Special Report: Are regulators dropping the ball on biocrops?

When we sit down to eat, how do we ensure that the food on our plates is safe to consume? A recent Washington Post special report by Carey Gillam does an excellent job of summarizing the current state of GMO regulation. Although both sides of the biotechnology debate have offered strong arguments about the safety of genetically modified foods – proponents hold that the technology is perfectly harmless, while critics remain leery of its potential impacts on human health – this article highlights the concerns of food producers, scientists, and consumers who worry that we don’t have an adequate understanding of how GM crops will affect our food supply or our bodies, especially over the long term. A closely related concern is the ability of the government to provide strong oversight of the biotech industry. The present regulatory framework, based on laws written before the advent of genetically modified crops, divides responsibility between the U.S. Food and Drug Administration, the Department of Agriculture, and the Environmental Protection Agency. Yet Gillam notes that these three agencies have been criticized by the Government Accountability Office for their ineffective handling of the GMO issue. For anyone interested in the intersection of GMO foods and public policy, this piece provides a thorough, well-researched overview of recent developments, including new research on glyphosate (an ingredient in pesticides) and an upcoming U.S. Supreme Court case concerning GM alfalfa.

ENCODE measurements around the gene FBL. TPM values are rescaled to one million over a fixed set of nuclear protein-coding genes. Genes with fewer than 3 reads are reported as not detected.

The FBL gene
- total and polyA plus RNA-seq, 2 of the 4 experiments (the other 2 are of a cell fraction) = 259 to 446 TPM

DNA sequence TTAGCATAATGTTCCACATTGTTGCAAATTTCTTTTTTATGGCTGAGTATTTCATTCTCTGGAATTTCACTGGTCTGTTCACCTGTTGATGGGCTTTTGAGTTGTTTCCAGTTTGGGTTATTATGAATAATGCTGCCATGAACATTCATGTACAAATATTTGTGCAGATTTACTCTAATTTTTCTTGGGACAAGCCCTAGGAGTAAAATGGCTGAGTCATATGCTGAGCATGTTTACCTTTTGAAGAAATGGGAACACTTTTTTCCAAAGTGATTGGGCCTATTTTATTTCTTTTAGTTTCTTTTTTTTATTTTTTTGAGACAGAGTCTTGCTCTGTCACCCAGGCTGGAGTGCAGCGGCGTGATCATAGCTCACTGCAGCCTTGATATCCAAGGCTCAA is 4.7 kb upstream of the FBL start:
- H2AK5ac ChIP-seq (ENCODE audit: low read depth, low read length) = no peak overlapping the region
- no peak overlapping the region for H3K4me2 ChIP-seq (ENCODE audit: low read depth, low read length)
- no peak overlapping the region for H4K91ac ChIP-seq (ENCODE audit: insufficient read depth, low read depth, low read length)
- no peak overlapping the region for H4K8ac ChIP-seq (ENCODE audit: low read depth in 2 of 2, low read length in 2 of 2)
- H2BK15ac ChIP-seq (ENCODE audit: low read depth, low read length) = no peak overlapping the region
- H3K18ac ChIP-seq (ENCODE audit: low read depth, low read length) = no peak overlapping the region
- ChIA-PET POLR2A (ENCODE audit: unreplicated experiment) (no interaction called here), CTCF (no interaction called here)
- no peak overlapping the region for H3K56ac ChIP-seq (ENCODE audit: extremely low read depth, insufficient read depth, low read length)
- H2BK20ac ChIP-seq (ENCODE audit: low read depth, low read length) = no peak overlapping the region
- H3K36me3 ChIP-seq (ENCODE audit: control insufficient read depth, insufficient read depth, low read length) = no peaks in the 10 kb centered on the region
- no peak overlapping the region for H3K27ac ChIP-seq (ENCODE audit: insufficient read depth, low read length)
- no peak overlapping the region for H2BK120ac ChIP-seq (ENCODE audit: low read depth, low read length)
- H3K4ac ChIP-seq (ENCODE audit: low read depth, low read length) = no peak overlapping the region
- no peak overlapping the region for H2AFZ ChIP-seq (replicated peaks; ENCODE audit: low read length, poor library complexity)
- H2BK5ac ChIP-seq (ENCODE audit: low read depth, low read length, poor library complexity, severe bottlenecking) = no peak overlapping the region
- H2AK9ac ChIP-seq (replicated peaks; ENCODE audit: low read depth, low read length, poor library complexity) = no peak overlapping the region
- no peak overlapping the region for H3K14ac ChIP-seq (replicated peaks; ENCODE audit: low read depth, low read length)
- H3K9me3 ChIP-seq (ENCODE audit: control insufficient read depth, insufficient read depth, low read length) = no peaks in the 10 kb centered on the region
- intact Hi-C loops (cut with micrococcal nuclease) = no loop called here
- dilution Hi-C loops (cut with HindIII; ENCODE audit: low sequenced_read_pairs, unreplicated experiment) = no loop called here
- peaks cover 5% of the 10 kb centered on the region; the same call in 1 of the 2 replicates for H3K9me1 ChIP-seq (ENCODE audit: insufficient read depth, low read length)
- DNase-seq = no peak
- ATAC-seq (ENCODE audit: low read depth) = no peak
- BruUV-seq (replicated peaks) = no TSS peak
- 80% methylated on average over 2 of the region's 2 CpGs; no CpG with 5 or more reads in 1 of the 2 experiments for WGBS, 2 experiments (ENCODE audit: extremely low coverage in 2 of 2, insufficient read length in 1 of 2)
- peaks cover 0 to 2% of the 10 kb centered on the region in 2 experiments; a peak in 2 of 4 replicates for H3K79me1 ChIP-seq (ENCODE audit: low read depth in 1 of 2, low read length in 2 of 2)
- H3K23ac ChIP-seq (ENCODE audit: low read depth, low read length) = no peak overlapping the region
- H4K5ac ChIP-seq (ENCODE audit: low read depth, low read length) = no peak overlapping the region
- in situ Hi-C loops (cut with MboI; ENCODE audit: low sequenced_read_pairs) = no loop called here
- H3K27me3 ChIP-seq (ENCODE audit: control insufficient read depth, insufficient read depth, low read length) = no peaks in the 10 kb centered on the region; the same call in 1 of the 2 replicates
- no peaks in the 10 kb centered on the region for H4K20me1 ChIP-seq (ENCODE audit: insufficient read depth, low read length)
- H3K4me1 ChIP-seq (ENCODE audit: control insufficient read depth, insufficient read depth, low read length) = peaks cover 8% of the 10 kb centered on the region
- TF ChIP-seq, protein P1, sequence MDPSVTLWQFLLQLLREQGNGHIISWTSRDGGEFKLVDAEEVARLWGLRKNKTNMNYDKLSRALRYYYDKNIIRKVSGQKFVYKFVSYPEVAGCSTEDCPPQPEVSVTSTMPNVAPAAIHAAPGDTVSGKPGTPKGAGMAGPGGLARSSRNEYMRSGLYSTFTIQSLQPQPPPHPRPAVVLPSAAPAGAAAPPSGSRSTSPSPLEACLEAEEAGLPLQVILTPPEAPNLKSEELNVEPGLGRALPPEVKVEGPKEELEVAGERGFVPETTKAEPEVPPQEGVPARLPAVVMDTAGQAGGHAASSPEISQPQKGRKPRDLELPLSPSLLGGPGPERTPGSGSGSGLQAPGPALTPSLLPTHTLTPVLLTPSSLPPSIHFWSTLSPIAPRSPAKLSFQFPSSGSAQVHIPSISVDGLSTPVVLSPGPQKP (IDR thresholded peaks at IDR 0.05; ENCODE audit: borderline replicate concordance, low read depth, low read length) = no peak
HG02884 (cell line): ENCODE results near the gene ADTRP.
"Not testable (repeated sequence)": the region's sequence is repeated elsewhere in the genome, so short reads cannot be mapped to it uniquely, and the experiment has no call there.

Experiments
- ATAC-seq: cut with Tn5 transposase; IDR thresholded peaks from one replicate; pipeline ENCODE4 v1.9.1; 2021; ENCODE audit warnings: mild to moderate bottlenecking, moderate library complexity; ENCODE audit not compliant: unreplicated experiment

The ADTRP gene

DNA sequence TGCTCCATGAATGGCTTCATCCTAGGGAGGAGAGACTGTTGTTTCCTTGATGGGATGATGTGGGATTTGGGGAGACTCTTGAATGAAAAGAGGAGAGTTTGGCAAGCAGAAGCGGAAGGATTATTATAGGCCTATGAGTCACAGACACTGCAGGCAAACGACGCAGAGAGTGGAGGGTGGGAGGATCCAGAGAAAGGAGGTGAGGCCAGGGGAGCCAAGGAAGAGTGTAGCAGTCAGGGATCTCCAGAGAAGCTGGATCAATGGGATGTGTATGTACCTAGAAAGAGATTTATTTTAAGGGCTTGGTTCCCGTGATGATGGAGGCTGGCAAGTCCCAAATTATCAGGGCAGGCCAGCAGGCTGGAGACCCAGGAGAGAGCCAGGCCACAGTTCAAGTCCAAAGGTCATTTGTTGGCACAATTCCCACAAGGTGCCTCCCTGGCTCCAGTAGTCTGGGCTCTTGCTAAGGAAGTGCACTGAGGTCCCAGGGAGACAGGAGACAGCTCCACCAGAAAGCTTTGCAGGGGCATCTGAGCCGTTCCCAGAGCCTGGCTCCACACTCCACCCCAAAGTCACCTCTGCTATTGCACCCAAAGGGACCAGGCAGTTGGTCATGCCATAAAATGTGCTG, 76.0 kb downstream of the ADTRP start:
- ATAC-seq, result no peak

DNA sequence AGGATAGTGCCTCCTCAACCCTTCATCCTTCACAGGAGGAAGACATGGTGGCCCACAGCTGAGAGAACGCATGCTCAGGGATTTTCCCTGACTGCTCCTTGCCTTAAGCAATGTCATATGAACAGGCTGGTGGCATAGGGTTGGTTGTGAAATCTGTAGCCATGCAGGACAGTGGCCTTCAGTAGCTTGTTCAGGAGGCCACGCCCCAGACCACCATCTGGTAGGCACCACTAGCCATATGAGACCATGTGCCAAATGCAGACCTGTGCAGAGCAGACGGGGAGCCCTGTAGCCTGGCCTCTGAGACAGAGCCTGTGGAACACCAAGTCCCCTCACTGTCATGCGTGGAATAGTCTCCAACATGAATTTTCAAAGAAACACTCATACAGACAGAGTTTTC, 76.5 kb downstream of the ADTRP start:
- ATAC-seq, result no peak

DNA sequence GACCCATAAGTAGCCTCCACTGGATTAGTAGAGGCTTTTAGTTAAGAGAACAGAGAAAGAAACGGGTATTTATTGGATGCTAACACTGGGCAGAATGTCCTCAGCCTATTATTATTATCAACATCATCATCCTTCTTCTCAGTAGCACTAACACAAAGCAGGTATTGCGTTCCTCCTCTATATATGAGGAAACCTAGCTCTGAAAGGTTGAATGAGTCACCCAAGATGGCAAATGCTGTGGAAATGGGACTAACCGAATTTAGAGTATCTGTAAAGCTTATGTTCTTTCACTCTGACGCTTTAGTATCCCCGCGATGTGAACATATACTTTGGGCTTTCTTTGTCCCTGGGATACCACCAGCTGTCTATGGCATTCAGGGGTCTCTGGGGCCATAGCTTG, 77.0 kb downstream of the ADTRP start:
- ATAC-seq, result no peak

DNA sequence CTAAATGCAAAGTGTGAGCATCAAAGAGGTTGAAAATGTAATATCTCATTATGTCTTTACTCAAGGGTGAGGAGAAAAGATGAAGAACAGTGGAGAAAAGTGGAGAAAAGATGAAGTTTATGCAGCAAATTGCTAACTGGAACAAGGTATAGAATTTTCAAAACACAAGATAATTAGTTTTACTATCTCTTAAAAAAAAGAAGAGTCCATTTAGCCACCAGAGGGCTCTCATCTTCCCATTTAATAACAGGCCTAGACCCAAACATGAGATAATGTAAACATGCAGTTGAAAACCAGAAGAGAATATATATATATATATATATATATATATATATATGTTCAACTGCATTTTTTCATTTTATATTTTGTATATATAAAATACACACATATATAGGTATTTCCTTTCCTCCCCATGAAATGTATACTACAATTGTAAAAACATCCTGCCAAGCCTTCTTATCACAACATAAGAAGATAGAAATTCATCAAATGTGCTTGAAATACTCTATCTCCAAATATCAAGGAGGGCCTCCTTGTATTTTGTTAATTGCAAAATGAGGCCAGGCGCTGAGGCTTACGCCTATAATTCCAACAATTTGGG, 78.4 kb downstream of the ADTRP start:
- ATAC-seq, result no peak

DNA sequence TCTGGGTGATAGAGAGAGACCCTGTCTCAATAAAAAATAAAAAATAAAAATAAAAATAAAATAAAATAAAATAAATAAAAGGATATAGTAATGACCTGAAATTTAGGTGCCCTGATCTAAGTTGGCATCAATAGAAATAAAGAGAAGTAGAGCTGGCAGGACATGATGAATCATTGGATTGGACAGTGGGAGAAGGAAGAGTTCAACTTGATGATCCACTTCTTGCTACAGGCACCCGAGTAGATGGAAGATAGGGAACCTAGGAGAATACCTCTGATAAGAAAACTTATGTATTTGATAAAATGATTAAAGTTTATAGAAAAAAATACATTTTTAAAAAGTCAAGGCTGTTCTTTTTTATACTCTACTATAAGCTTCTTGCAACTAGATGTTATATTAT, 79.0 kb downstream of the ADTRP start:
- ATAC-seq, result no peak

Read the full article at http://www.washingtonpost.com/wp-dyn/content/article/2010/04/13/AR2010041301509.html